"Nest of Dragons" builds a Easy Riser

Tuesday, February 13, 2007

Progress so far (in the beginning)

I was happily surprized to see that the next day we worked on the Easy Riser there were 5 persons in the workshop. I could not say "No" to the new ones. So ... the group is now having 5 volenteers.

They are: (first name second name, year and type of lessons)(the first three are those whose picture is on the previous post)

Jimmy Verhoeven (5 latijn-wetenschappen)
Yoon Thoen (6 Economie-Moderne talen)
Thaïssa Kockelkoren (6 Latijn-Wetenschappen)
Adia Nabirova (6 Economie-Moderne talen)
Cedric Van Handenhove (6 Lassen-Constructie)

We first made the effort to debrur all the tubes. We made the extra control to see if ALL tubes had their partnumber on them to avoid errors in the future. Then we started assemblying the leading and trailing edge of the topwings with the extensions. It was my first effort with rivets. Real easy. But ... I had to make special efforts to get the right drill as the rivets are in inch and we live in Belgium.

Drawing the guiding lines on the tubes was not that easy. It is hard to draw lines along the tube correctly. I came up with the idea to use a metal plate and the workplate as supprt. Just place the plate (which has perfect parallel lines (I use a ruler)) to the side of the tube. Roll the tube so the line you want to extend is just above the plate. Now draw a line along the plate. You can see in the pictures how we used this method.

Good drilling is only possible after making a small dent with a sharp point on the places for the holes. If you don't do this you will continue to slide sideways.

Like mentioned in the plans we made guides for the placement of the tubes on the assembly fixture. Because we have a metal workshop we used metal plates. The thougest one to place was the one at the other end of the leading edge. The leading edge tube has to have EXACT 90° with the assembly fixture. For this I bought a longer square to guide us, but ... the fixture is lower than the side of the tube. So it was hard to get the square in contact with both. I used a wooden block which we fixed to the fixture and now we were able to place the square to the side of the tube AND place it againt something that is parallel with the fixture. The third guide was installed. Now we need to make that block to get the twist in the geometry of the wing right. It should be 2,5 inch high. After that we will be able to start adding the wingtip to the top right wing. Probably work for this Friday.

Tuesday, January 16, 2007

First meeting of "the group"

Yesterday at noon, we gathered for the first time. I only knew one person from a previous meeting. She helped me to find the other volenteers.

I gave info about what kind of airplane we will be making, what I expect from them and what they can expect from me. The usual bla-bla.

Let me introduce them with pictures first (as I don't know the right way to write their names yet). One person is still missing. Will join us friday, I hope.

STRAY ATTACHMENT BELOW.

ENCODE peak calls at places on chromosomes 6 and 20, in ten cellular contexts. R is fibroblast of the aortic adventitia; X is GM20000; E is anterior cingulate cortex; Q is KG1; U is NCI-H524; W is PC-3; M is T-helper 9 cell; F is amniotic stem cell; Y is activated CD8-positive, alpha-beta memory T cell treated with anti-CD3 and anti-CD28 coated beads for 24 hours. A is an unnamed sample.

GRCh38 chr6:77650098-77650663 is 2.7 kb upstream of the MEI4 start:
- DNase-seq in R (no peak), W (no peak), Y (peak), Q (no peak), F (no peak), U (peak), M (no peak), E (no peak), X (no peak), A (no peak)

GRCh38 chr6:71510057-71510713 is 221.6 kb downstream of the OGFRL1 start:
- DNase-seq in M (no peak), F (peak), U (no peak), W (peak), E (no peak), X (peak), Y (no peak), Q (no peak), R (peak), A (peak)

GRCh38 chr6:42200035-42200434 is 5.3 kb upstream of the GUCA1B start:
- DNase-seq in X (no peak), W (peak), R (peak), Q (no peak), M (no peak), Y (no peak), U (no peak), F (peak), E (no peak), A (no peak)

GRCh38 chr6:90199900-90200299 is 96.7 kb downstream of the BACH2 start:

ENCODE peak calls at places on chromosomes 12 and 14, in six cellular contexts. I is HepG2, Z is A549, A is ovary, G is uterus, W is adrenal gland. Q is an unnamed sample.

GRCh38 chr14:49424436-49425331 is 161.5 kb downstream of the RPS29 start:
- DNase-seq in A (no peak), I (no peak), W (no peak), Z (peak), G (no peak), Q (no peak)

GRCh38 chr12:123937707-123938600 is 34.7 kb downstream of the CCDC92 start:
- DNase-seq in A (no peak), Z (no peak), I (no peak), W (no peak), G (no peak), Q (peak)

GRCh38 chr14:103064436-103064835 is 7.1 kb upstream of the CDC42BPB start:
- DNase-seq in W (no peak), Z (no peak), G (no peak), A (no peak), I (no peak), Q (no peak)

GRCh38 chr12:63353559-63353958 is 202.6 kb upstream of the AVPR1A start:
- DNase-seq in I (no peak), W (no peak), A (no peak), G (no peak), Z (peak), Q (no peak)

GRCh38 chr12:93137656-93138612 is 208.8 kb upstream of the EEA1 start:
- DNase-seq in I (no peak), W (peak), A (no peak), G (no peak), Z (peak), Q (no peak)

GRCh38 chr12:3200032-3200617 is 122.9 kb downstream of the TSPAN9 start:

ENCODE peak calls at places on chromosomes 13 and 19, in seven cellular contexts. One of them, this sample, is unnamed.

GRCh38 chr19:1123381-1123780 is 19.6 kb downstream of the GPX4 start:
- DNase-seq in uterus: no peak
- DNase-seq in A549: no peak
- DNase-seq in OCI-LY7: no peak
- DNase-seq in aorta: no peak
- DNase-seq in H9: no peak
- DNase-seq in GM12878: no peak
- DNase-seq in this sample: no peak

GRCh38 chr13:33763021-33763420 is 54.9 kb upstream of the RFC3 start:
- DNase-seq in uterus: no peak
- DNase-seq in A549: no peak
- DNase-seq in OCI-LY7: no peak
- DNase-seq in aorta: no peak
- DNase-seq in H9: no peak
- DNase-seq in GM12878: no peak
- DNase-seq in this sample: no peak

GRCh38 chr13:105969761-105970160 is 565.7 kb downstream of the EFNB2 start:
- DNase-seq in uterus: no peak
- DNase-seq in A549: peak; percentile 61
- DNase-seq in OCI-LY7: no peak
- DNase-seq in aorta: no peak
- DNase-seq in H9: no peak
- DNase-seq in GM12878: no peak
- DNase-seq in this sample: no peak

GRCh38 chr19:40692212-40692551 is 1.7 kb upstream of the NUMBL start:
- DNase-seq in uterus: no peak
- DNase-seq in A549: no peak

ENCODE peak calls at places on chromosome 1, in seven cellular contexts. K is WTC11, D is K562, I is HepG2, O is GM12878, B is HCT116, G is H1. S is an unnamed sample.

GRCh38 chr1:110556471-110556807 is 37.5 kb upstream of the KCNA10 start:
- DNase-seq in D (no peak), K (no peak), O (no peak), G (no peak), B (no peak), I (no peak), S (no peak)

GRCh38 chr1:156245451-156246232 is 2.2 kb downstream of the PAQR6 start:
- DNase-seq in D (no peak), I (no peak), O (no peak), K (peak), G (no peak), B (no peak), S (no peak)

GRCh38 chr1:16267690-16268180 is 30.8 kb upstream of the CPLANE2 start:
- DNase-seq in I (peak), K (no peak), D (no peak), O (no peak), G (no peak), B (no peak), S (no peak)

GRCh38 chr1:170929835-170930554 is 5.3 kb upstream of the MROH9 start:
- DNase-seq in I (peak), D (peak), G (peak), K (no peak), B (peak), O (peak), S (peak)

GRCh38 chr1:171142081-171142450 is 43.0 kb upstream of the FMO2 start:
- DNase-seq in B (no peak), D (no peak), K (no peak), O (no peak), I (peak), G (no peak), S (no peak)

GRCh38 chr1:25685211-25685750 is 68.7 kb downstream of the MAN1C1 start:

Sunday, January 14, 2007

Parts arrived from the USA

While I was on holiday in France I got a phonecall that my box had arrived in the airport of Zavemtem (Belgium). Luckily a friend of me was capable to get the box. He had a van. That was a luck because the box was 3,5 m (about 11,5 feet) long.

Last week I was able to transport it to my school and open th
e box. At first I thought the box was hit hard to one side as some tubes were bend. But it seemed that those tubes were bend on purpose according to the plans. Lucky me! Buying a airtransport for a second time was not what I had hoped for.

When opening the box I found all kind of materials packed in smaller boxes and a lot of tubes assembled in packs. The packs had a paper with a number on it. At once I could see that the tubes were already at length and had proper ends to fit other tubes if needed. I realise that I need to place those numbers on each tube individually because I fear that the papers will not live long enough.

The other boxes had a very
understanding name on it. I will later describe the contains, because I had little time to see more details.

For the moment this kit looks like it is very organized. It makes me very happy to see that. Gives a good impression. I begin this project with
a heart filled with confidence.

One box (tube) I had to open at once. THE PLANS! I had to see them! Well, ... all looked fine. Very understandable. Very clear drawings and very non-misunderstandable explanations. A lot of extra notes to give more info about the importance of some issues. Again ... good for the confidence in the project.

The tube also included a poster-like advertis
ement. Waaaw! Great pictures of a Easy Riser in flight and in preparation for flight (setting up). Never saw these ones on the internet.

It became clear to me that at first I will need to make some kind of worktable. They advise to bold or glue some structure to the floor to ensure protection of the
distance between both supports. But ... I will not be allowed to do that in my school. So I will need to make some structure that can stand on its own. I guess it will become a metal structure made by the students of my school. More about that later.

On page 1 I saw already one item I did not understand. it mentions "#30 drills" . To us, Europeans, that is Japanese! It seems that the USA uses some kind of codes for drills. You can read more about those codes at http://www.madison.k12.wi.us/toki/teched/codrills.htm . It tells that #30 stands for 3,1 mm.

Well, on monday I will invite the three volenteers for the first time in the workshop. We will look at the parts. Talk about the mate
rials and the wanted end-result (finished metal frame of Easy Riser) and about the danger while working with the materials and the possible dangers for the pilot for mis-use of materails.

As always ... I will report from time to time. At first I will introduce the volenteers.

Saturday, November 11, 2006

seat for a Easy Riser